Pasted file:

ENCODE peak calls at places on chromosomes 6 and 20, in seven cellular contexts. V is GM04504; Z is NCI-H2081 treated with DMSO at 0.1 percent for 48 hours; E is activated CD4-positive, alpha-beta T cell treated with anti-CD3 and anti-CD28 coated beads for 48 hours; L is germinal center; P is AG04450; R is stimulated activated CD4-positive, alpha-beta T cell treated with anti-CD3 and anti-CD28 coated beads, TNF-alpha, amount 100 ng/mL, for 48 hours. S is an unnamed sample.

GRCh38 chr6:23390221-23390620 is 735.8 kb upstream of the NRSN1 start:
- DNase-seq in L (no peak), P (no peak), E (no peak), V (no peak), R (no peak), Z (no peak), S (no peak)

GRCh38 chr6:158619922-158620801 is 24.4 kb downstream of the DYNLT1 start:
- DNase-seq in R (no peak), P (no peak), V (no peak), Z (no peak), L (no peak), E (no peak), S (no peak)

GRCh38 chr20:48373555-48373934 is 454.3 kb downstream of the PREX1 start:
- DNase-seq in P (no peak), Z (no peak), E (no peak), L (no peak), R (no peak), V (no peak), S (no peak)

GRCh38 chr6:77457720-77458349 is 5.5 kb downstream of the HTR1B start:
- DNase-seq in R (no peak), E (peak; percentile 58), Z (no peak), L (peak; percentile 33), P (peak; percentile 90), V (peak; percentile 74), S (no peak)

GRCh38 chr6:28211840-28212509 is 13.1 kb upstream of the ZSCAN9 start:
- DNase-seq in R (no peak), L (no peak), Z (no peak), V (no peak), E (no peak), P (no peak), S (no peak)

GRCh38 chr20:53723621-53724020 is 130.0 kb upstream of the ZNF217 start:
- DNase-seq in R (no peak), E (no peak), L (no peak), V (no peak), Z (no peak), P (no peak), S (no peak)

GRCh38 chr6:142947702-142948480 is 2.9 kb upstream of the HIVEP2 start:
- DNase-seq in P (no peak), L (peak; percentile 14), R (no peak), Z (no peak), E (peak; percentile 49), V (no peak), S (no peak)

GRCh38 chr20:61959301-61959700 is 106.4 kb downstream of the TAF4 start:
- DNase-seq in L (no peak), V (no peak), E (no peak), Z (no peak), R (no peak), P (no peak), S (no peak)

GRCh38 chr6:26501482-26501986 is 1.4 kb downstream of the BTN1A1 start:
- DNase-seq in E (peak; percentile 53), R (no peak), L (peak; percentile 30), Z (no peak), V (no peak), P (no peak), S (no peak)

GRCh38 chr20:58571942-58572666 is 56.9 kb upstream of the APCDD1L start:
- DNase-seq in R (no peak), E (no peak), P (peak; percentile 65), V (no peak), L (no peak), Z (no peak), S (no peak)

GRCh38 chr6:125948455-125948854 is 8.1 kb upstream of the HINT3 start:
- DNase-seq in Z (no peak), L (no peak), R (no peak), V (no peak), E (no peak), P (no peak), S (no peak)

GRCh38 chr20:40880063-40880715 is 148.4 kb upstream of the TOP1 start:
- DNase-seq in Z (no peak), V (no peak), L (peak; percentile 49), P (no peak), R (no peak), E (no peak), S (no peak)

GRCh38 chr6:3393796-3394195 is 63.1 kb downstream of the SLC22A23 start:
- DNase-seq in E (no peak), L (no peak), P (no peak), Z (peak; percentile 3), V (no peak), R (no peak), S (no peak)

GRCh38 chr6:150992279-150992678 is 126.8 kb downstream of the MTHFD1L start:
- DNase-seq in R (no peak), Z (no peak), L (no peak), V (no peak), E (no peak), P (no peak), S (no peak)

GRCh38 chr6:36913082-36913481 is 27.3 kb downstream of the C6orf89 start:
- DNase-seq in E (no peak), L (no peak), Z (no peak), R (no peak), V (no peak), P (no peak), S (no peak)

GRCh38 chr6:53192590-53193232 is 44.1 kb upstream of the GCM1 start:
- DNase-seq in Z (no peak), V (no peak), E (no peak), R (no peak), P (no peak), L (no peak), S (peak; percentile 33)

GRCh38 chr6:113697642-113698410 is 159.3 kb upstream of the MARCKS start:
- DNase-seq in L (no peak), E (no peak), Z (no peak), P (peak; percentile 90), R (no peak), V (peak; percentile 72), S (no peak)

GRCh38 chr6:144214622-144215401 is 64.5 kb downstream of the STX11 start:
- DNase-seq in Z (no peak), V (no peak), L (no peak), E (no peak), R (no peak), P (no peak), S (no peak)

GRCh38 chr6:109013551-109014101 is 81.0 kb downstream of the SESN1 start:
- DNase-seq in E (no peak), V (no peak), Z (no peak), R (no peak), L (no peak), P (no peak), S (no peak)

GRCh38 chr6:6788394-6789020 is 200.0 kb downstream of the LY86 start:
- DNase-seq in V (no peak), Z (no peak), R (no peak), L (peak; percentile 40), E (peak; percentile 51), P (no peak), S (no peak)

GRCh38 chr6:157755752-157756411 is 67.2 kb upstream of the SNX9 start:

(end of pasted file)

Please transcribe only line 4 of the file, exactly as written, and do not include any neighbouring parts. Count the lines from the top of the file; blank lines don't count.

GRCh38 chr6:158619922-158620801 is 24.4 kb downstream of the DYNLT1 start: